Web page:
A Recap of Actions During the Biannual Board of Trustees Meeting

Photo by Sabrina Knight/The Ithacan

Photo by Sabrina Knight/The Ithacan

Jessie Braverman:

Last Wednesday marked the anniversary of Divest IC’s first action ever! Exactly one year ago we were in the same exact spot, standing strong outside of the Board of Trustees dinner, signs in hand, smiling faces, ready and eager to converse. While it may seem like our action this year was just a simple repeat of last year, the circumstances and reactions we got this year were significantly different.

After a year of hard work, challenges, learning, and growing, DivestIC returned to meet the Board of Trustees with a completely new mindset. We were not there to harass or intimidate anyone, but were offering support and demonstrating our interest in the decisions made about our school. We were there to share our knowledge about divestment and the racism, classism, sexism, and imperialism that the fossil fuel industry actively perpetuates, and to listen to what others were looking forward to share with us. A one sided conversation is fruitless, and only works to stagnate change rather than fuel it.

By the end of our first action last year, we had only had very short conversations with a few Board of Trustees members. The response we received during our action this year was incredible and unexpected, and demonstrates the immense amount of growth that has been made over the last year. We were ready to speak with everyone inside the dinner, and Board members were just as willing and excited to talk with us. We were able to speak with at least fifteen attendees who walked by and have very genuine and productive conversations about the importance of divestment. We were asked questions, given encouragements, and one alumni even joined us in line and held a banner that read “no rest until we divest!” We were not at all expecting this sort of response, and are overwhelmingly thankful and appreciative of the welcoming and accepting environment created by everyone there.

As students who attend a privileged institution, it is our responsibility to keep our school in check. We represent an integral part of the community that we have created here at IC, and need to be constantly critiquing ourselves and our actions. By keeping our institution and administration in check, we are also empowering and checking ourselves and our own privileges, while also holding ourselves accountable to our responsibility to think about the global effects of our lifestyles. Our friends living in the coal fields of Appalachia, our brothers and sisters in Manchester who are surrounded by an industrial army , our friends fighting desertification in Nigeria, and Indigenous communities in Canada who are constantly facing the attacks of colonization , are all fighting with all they have for their lives and to take back what is theirs. It is our responsibility to stand in solidarity with these folks and make sure their stories are heard so we can support them in any way we possibly can, while making sure not to speak FOR anyone else and to only represent ourselves.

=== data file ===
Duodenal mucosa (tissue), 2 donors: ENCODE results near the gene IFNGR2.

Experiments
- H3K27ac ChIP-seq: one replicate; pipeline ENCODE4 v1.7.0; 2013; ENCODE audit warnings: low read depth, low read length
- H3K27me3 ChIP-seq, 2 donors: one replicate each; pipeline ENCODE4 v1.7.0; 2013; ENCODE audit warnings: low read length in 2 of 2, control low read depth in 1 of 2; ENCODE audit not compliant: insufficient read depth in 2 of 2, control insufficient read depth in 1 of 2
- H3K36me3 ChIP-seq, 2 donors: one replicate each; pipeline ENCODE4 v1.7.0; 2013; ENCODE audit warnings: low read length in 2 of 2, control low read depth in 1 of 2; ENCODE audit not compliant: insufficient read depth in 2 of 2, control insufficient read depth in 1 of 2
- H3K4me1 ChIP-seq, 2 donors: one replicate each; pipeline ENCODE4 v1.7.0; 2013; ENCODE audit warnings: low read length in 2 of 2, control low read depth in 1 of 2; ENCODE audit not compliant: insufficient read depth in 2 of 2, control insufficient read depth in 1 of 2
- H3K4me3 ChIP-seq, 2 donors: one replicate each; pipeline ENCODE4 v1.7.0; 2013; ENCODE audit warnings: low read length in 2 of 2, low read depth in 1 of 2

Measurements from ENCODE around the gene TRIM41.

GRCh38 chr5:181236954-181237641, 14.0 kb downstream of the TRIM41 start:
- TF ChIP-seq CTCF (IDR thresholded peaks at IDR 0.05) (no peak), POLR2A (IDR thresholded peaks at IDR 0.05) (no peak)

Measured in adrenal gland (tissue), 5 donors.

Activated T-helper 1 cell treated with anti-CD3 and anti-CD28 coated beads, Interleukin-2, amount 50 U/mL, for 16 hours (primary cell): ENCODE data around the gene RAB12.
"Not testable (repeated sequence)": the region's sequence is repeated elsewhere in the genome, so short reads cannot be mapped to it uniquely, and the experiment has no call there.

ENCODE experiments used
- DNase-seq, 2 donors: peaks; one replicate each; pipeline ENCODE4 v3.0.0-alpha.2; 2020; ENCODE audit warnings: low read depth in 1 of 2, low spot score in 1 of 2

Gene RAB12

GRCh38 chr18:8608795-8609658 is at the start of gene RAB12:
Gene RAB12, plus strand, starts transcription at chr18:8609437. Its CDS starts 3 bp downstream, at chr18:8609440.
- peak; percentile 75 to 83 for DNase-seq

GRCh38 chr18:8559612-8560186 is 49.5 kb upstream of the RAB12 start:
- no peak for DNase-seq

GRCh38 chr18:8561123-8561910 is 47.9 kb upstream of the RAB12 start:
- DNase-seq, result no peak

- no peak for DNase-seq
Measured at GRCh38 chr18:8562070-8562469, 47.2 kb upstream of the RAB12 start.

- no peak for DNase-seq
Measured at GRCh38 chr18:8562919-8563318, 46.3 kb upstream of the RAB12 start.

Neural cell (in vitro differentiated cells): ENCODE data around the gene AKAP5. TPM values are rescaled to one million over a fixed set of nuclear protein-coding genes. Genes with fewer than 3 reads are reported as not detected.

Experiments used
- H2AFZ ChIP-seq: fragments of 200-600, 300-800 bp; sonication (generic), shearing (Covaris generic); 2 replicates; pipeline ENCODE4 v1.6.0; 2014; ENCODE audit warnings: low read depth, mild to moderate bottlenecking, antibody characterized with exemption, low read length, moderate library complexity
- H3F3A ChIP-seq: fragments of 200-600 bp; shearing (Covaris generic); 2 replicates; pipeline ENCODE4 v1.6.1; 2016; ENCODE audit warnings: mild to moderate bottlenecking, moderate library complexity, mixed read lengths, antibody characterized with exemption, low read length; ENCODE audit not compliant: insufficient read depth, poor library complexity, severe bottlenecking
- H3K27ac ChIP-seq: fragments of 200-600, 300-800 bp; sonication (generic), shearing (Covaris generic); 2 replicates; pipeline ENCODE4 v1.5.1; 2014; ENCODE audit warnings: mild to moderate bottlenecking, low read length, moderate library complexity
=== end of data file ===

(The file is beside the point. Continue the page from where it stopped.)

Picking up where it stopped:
It is our responsibility to engage others in these conversations as well. One goal of divestment is to attack the fossil fuel industry, but it is also to raise the voices of those who are often silenced and to engage people who might not think about these issues in their everyday lives. Institutional divestment is our way of standing in solidarity with frontline communities who are currently facing the immediate effects of climate change and the injustices the fossil fuel industry and other intersecting systems of oppression perpetuate.

While many campaigns are centered around appealing to those in power, Divest IC’s campaign approaches change a bit differently. We recognize that we are not in a place to make any decisions, but we also are not willing to give up our power to the “decision makers.” The power we have as students is unharnassable, and we will not allow decisions in our community to be made by a select few. The effects of climate change will disproportionately affect our generation, so it does not make sense to exclude us from the conversation. We are taking action to encourage inclusion and transparency, and to force the administration and Board of Trustees to be held accountable to their commitment to social and environmental responsibility and to think about how their actions and privileges affect our global community.

This is why we want the decisions made about our endowment to be inclusive and transparent. Students, faculty, administration, and board members need to collaborate with the goal of creating a space of understanding and questioning. The action we held last week outside of the Board of Trustees dinner was the first step towards this collaboration, and I am SO excited to continue working hard, pushing and challenging each other, actively listening to other stories and voices, and creating new and inclusive relationships.

For transparency, inclusivity, solidarity, and the shores of Cayuga Lake.

Rebecca Newman: